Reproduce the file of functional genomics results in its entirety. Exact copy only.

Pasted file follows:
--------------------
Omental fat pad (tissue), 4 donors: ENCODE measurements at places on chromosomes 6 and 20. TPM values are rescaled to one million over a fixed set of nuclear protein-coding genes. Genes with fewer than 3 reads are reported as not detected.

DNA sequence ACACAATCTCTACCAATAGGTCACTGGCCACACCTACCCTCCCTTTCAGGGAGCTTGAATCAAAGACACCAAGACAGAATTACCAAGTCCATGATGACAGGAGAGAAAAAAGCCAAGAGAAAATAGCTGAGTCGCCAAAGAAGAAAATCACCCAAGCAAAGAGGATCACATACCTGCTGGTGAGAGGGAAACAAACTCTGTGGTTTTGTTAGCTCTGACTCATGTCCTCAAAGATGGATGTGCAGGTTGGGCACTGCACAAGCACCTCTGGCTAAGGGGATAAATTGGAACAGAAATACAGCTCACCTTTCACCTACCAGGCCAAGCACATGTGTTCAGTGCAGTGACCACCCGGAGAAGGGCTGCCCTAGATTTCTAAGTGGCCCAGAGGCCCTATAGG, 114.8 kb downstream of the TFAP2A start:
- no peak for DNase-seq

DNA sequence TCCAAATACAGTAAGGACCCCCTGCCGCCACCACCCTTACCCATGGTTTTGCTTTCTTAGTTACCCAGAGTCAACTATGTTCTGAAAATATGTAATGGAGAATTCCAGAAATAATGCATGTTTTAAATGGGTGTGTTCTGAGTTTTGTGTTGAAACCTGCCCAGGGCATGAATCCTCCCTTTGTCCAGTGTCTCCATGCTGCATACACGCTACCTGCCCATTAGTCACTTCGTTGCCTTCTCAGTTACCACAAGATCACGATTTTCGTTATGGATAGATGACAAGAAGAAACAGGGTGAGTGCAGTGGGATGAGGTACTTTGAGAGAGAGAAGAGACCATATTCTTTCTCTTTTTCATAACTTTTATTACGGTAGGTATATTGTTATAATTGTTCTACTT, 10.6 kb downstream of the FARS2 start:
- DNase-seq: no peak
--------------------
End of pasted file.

Omental fat pad (tissue), 4 donors: ENCODE measurements at places on chromosomes 6 and 20. TPM values are rescaled to one million over a fixed set of nuclear protein-coding genes. Genes with fewer than 3 reads are reported as not detected.

DNA sequence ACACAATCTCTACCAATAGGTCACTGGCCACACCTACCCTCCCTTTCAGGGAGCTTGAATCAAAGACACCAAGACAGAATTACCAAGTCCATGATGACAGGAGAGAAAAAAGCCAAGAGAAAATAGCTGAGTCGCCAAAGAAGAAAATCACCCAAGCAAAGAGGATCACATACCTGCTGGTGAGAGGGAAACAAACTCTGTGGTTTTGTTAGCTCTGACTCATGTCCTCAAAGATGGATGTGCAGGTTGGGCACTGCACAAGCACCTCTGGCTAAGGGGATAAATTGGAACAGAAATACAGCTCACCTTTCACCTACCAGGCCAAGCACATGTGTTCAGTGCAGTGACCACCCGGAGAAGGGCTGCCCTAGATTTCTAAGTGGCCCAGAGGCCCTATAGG, 114.8 kb downstream of the TFAP2A start:
- no peak for DNase-seq

DNA sequence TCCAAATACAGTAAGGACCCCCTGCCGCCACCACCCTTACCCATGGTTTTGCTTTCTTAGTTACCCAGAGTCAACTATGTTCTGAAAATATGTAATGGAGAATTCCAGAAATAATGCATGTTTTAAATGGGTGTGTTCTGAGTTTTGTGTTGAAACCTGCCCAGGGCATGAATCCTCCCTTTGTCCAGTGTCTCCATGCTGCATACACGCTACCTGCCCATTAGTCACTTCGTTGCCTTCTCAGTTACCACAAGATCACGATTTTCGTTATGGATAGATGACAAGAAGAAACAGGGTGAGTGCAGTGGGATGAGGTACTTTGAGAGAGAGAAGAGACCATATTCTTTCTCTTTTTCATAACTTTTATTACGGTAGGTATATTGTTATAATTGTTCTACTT, 10.6 kb downstream of the FARS2 start:
- DNase-seq: no peak